Personal asbestos exposure history Your risk of mesothelioma is greatly increased if you have been directly exposed to asbestos fibers at work or at home.
Living with someone who is an asbestos worker. Asbestos fibers can be carried home by people who have been exposed to them through their skin and clothing. Long-term exposure to these stray fibers can put others in the home at risk of mesothelioma. People who work in areas with high levels of asbestos can reduce their chances of bringing asbestos fibers home by showering and changing their clothes before leaving work.
There is a family history of mesothelioma. If your parent, sibling, or child has mesothelioma, you may be at a higher risk of developing the disease.
Radiation treatment to the chest. If you had radiation therapy for a chest cancer, you may be at a higher risk of developing mesothelioma.
As pleural mesothelioma spreads in the chest, it puts strain on the structures there. Complications may arise as a result of this, such as:
- Breathing difficulties
- Chest ache
- Swallowing Difficulties
- Pressure on the nerves and spinal cord causes pain.
Pleural effusion is an accumulation of fluid in the chest that can compress the lung nearby and make breathing difficult.
Reducing your asbestos exposure may reduce your risk of mesothelioma. Determine whether you work with asbestos.
The majority of mesothelioma patients were exposed to asbestos fibers at work. Employees who may be exposed to asbestos fibers are;
- Miners of Asbestos
- Shipyard employees
- Workers in demolition
- Mechanics of brakes
- Personnel from the armed forces
- Home renovators
Inquire with your employer about the possibility of asbestos exposure on the job.
Adhere to your employer’s safety regulations.
Wear protective equipment and observe all workplace safety precautions. You may also be required to shower and change out of your work clothes before going home or taking a lunch break. Consult your doctor about additional steps you can take to protect yourself from asbestos exposure.
Keep asbestos to a minimum in your home.
Asbestos is likely present in ancient apartments. In many cases, removing the asbestos is more dangerous than leaving it in place.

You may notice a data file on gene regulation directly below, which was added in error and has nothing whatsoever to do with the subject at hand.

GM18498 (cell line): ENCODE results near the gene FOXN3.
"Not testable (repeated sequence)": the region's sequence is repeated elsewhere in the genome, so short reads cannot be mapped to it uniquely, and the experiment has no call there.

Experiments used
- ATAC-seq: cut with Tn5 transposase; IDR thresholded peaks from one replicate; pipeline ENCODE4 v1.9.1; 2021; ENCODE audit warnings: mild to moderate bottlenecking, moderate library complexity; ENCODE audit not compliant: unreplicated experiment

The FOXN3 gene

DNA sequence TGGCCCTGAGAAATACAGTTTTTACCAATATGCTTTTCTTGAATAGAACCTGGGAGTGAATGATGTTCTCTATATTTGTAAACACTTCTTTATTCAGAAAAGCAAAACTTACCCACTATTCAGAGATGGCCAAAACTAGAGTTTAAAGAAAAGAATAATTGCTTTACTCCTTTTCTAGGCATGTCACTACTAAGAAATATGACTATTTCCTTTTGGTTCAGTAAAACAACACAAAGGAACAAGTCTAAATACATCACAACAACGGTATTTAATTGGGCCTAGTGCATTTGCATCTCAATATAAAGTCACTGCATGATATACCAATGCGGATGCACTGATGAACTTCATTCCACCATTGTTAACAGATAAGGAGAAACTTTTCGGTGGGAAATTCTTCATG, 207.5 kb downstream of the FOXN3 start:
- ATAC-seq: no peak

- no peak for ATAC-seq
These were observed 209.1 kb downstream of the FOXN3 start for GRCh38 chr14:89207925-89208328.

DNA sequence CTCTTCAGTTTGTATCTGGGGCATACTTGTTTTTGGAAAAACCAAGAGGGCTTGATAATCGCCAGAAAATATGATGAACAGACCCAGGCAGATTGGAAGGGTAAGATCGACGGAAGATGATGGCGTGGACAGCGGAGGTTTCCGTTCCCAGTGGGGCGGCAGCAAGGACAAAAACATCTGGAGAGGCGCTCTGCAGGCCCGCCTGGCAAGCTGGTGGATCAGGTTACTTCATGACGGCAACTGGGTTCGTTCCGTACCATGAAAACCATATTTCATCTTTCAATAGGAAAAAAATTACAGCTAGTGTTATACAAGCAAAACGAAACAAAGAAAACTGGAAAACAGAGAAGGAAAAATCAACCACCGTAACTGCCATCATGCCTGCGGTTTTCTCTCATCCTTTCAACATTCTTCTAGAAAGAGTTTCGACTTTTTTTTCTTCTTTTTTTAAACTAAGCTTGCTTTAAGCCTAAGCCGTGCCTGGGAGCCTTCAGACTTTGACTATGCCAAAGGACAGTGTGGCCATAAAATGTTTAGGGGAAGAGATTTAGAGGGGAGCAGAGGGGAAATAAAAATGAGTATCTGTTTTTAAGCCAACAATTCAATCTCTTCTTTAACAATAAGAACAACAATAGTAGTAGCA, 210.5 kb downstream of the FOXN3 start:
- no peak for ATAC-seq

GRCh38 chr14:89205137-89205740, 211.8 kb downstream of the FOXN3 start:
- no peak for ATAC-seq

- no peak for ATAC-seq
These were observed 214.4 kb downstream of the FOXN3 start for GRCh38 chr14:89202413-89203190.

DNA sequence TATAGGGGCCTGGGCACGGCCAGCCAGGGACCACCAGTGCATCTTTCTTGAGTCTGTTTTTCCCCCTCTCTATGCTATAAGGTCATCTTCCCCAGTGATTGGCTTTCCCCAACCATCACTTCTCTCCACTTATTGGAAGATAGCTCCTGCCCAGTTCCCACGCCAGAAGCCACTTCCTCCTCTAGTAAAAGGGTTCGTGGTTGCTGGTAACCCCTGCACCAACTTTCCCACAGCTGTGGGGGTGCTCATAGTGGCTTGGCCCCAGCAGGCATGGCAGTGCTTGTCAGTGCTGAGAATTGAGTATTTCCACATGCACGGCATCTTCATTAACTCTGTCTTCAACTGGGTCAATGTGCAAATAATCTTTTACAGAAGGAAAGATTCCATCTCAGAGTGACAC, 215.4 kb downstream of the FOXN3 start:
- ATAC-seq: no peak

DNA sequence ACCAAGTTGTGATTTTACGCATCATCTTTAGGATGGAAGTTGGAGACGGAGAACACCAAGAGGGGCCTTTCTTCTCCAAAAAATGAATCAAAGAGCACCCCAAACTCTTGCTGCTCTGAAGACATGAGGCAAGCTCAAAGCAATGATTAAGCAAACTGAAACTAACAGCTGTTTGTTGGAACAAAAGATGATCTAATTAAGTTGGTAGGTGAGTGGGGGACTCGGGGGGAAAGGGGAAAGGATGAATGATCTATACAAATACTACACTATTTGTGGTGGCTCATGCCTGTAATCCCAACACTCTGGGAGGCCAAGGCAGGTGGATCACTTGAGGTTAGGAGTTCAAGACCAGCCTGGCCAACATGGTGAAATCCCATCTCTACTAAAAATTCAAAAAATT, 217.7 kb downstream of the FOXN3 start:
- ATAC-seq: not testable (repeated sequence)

Asbestos fibers may become airborne after being broken up, where they can be inhaled. Consult with experts who have been trained to detect asbestos in your home; instead, hire a qualified professional.
If you have signs and symptoms of mesothelioma, your doctor will perform a physical exam to look for lumps or other unusual signs.
To look for abnormalities, your doctor may order imaging scans such as a chest X-ray and a computerized tomography (CT) scan of your chest or abdomen.
Based on the results, you may be subjected to additional testing to determine whether you have mesothelioma or another disease.
The treatment you receive for mesothelioma is determined by your overall health as well as certain aspects of your cancer, such as its stage and location.
Unfortunately, mesothelioma is a highly aggressive disease for which there is no cure. Mesothelioma is typically diagnosed at an advanced stage, when the cancer cannot be removed surgically. Instead, your doctor may work to keep your cancer under control in order to make you more comfortable.
Discuss your treatment objectives with your doctor. Some people are willing to go to any length to treat their cancer, even if it means suffering side effects in exchange for a slim chance of improvement.
Others prefer treatments that make them feel better so that they can spend the rest of their lives as symptom-free as possible.
Other types of mesothelioma treatment
Pericardial mesothelioma and tunica vaginalis mesothelioma are extremely rare. Surgery can be used to remove early-stage cancer. However, doctors have yet to determine the best way to treat advanced cancers. Other treatments may be suggested by your doctor to improve your quality of life.